Rachel Z Shocks the Bunny
Ok, quick...name all the artists you can think of with a last name starting with Z. Moon, Dweezil, Ahmet...but they're all in the Zappa family, right? Ok, Zamfir, if you've really gotta go there. Well, now there's another worthy of that elusive 26th letter... pianist/keyboardist Rachel Niccolazzo or Rachel Z, for short.
Numbered among her many accomplishments, the Grammy award-winning artist has recorded and toured with Wayne Shorter, Steps Ahead and is now a fixture on Peter Gabriel's "Growing Up Live" tour 02/03.
Also, her trio's interpretations of Joni Mitchell on Moon at the Window has just been released and represents a new level of expression for the gifted pianist. Most will recognize the Mitchell standards, "Big Yellow Taxi", "Free Man", "Help Me" and "From Both Sides Now" through Rachel's darting Jarrettesque linear excursions. They are currently on tour promoting the CD.
Then April 15th she returns to the Peter Gabriel tour of Europe which extends through July 4th.
All About Jazz: The first time I ever saw you perform was with Steps Ahead. Must've been late 80's.
Rachel Z: Oh my God, where?
AAJ: At Nightstage in Boston. Do you remember that gig?
RZ: Yeah...uh huh...didn't we play in front of Lyle Mays?
AAJ: That's the weird thing...I was just going to get to that. I ended up sitting next to him at the bar.
RZ: Oh my God.
AAJ: And he was (eventually) kind of yelling your name a lot...
RZ: Really? (laughs)
AAJ: (laughs) He was pretty happy about the way you were playing, I guess. Did you study with him?
RZ: Well, I didn't really study with him but I followed him around (laughs).
AAJ: OK. That can probably qualify, right?
RZ: Yeah, it qualified, because I would follow him around to, like, the Pat Metheny Group...when I was in high school.
AAJ: So were you from Boston?
RZ: No, I'm from New York, but I met Lyle at Morris County College (laughs). I was playing in the wind ensemble (clarinet), but I was in high school. And Lyle was playing there....with the Pat Metheny Group. So, it was cool, 'cause it was like a 200-seater, so it was a great opportunity to see that band up really close.
AAJ: What was your experience with Mike Maineri and that group (Steps)? I mean, you were with them for quite awhile.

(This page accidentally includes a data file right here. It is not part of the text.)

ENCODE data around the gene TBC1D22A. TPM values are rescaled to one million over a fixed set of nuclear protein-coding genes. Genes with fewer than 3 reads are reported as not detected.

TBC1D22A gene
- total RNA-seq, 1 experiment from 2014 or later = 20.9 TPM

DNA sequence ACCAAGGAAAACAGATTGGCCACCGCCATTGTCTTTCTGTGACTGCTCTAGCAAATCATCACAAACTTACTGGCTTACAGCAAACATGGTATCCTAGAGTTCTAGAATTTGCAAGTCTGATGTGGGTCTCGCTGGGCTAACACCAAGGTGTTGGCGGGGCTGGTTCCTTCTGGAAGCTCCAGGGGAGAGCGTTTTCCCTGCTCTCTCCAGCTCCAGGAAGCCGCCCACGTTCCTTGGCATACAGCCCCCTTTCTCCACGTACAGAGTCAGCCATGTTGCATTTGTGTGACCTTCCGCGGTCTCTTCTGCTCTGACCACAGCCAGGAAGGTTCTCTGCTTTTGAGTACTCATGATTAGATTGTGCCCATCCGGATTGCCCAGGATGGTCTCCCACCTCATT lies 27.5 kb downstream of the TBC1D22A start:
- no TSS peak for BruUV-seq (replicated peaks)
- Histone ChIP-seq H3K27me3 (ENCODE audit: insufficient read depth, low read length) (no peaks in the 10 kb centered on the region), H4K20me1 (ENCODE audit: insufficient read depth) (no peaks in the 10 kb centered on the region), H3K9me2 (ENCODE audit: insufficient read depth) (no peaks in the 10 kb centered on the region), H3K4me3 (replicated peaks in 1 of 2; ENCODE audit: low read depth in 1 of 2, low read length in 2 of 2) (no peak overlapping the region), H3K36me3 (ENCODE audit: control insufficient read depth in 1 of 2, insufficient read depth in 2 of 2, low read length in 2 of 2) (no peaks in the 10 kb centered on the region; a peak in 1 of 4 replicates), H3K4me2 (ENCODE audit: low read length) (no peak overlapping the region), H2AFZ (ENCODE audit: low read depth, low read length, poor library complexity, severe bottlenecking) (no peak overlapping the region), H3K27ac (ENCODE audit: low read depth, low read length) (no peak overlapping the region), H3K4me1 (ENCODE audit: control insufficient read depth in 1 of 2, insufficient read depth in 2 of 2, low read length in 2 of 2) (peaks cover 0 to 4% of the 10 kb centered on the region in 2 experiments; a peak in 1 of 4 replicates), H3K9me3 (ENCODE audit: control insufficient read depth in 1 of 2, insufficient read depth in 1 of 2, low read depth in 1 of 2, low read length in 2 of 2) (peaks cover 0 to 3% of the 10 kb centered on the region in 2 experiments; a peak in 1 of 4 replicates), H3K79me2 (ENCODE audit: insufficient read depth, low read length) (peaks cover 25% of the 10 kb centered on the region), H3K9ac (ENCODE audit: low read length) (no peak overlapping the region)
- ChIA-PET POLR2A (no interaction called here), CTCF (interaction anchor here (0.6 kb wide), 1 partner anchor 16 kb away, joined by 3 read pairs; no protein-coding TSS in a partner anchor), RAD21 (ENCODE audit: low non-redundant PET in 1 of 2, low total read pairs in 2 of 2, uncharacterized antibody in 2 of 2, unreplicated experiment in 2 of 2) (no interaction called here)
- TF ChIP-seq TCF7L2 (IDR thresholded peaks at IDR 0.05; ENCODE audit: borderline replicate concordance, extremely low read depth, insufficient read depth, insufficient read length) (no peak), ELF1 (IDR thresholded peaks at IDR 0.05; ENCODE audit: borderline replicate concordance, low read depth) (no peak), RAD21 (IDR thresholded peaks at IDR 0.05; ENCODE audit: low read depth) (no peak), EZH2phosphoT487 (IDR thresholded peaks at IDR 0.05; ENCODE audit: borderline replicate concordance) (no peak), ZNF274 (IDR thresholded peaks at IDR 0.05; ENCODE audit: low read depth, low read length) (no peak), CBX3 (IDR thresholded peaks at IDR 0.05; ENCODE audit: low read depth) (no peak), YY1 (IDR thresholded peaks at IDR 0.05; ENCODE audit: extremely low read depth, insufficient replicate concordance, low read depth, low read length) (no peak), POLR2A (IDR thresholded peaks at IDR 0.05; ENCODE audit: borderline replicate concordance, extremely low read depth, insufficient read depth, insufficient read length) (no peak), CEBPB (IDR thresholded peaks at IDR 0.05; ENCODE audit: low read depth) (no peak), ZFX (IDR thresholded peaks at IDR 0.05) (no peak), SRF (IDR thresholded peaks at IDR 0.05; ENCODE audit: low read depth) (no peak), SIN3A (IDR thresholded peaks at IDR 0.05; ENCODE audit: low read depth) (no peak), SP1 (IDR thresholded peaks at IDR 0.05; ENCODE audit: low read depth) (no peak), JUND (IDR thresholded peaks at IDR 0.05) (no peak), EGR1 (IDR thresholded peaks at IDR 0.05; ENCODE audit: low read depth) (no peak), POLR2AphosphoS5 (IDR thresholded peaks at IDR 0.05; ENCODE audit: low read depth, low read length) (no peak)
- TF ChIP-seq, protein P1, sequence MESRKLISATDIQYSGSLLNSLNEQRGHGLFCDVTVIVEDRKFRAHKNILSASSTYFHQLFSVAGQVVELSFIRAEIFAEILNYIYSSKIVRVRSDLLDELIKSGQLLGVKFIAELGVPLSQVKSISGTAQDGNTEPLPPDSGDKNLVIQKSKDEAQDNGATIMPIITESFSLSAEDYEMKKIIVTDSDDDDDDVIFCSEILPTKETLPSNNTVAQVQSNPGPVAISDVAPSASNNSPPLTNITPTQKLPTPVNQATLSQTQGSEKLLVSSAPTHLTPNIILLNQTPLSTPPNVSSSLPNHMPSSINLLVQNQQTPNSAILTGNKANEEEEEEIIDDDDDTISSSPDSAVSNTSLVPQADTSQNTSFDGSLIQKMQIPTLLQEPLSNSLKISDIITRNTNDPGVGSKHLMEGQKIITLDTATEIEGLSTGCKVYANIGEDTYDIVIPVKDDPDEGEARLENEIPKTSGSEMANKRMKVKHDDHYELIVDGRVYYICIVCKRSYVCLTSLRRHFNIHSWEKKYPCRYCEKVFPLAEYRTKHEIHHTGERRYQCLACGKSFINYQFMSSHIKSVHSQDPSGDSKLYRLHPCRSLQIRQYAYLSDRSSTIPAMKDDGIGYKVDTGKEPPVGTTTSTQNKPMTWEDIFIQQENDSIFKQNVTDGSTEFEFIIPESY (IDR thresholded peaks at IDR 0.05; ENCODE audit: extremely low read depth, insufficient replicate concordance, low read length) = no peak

RZ: (laughs) There were a lot of experiences. It was like five years. But one thing l should tell you is he helped me get this gig with Peter Gabriel. So Mike pretty much has had a hand in every good thing that happened to me in my career...'cause he's so respected, that he helped me get into echelons that people might not just hire you off the street. Like Wayne Shorter hired me because he saw me with Mike at the North Sea Jazz festival. And then Peter called him to find out whether I could handle the gig.
AAJ: You just joined the Gabriel tour a couple of nights ago and you're in Chicago tonight. How's it going so far?
RZ: Yeah. We've been playing gigs since the end of August. Like I started August 12th and August 29th we had a gig. We've been rehearsing awhile. The only thing is now we have this production stuff which is a little bit challenging.
AAJ: In terms of what?
RZ: Well, he's doing stuff like "Walking Upsidedown". He's in a ball - singing. And it rolls around the stage; tries to kill us.
AAJ: (laughs) Logistics.
RZ: (laughs) and then the stage rotates. And there's this giant stage that goes up 30 feet and sometimes we go on it.
AAJ: That's got to take some getting used to. You probably didn't do that with Wayne, did you?
RZ: No we didn't do a lot of that...running around in his orb ball. We didn't do any of that (laughs).
AAJ: (laughs) yeah.
RZ: Of course we played, like, 3000 chords per square inch. That was like sort of internal running around (laughs).
AAJ: What gear are you bringing on the gig?
RZ: I'm using a Kurzweil 2600, complete with programmer from Kurzweil. His name is Jeff.
AAJ: You've just hit the bigtime.
RZ: Yeah (laughs). Really cool. He helped me make all the sounds for this tour. And then I'm also using a Korg Triton and l have a Korg Wavestation AD and a Korg O1W. I'ts pretty simple, really. And Peter has K2600.
AAJ: He's playing keys, too.
RZ: Yeah, he's got the same kind of rig.
AAJ: So do you do any kind of duets where you're playing a the same time?
RZ: Yeah. We're playing all of the show at the same time except when he's hanging upside-down, l think (laughs). Are you coming to the show?
AAJ: I'm actually in Texas, so probably not.
RZ: Oh man, we don't have any dates down there. San Diego...
AAJ: That doesn't make any sense. Why not Texas?
RZ: Truly weird, but maybe he'll come back for a second round.
AAJ: You studied with both Charlie Banacos and Richie Bierach.